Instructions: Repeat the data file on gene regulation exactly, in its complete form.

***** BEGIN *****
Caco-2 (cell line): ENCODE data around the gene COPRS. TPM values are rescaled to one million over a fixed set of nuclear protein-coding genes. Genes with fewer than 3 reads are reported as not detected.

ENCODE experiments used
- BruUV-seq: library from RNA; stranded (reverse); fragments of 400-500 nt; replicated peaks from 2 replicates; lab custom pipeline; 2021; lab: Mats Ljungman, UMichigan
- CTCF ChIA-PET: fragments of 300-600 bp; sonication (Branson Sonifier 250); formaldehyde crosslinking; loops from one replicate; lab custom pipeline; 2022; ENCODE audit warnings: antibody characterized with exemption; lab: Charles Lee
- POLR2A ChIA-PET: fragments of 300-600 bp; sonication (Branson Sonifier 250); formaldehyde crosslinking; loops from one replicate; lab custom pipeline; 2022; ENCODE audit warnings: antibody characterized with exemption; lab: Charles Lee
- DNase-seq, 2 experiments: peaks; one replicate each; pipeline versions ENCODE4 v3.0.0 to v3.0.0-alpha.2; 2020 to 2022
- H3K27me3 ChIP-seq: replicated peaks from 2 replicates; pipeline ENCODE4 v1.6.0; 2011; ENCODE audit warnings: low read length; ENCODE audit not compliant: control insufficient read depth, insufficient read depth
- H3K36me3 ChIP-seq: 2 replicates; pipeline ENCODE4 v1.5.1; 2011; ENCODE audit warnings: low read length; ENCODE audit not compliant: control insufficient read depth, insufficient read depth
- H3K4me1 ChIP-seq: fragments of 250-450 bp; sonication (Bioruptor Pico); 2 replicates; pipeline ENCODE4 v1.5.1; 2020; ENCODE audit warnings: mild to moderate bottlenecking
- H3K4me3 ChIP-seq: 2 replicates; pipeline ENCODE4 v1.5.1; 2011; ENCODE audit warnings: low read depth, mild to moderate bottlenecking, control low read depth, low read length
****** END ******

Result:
Caco-2 (cell line): ENCODE data around the gene COPRS. TPM values are rescaled to one million over a fixed set of nuclear protein-coding genes. Genes with fewer than 3 reads are reported as not detected.

ENCODE experiments used
- BruUV-seq: library from RNA; stranded (reverse); fragments of 400-500 nt; replicated peaks from 2 replicates; lab custom pipeline; 2021; lab: Mats Ljungman, UMichigan
- CTCF ChIA-PET: fragments of 300-600 bp; sonication (Branson Sonifier 250); formaldehyde crosslinking; loops from one replicate; lab custom pipeline; 2022; ENCODE audit warnings: antibody characterized with exemption; lab: Charles Lee
- POLR2A ChIA-PET: fragments of 300-600 bp; sonication (Branson Sonifier 250); formaldehyde crosslinking; loops from one replicate; lab custom pipeline; 2022; ENCODE audit warnings: antibody characterized with exemption; lab: Charles Lee
- DNase-seq, 2 experiments: peaks; one replicate each; pipeline versions ENCODE4 v3.0.0 to v3.0.0-alpha.2; 2020 to 2022
- H3K27me3 ChIP-seq: replicated peaks from 2 replicates; pipeline ENCODE4 v1.6.0; 2011; ENCODE audit warnings: low read length; ENCODE audit not compliant: control insufficient read depth, insufficient read depth
- H3K36me3 ChIP-seq: 2 replicates; pipeline ENCODE4 v1.5.1; 2011; ENCODE audit warnings: low read length; ENCODE audit not compliant: control insufficient read depth, insufficient read depth
- H3K4me1 ChIP-seq: fragments of 250-450 bp; sonication (Bioruptor Pico); 2 replicates; pipeline ENCODE4 v1.5.1; 2020; ENCODE audit warnings: mild to moderate bottlenecking
- H3K4me3 ChIP-seq: 2 replicates; pipeline ENCODE4 v1.5.1; 2011; ENCODE audit warnings: low read depth, mild to moderate bottlenecking, control low read depth, low read length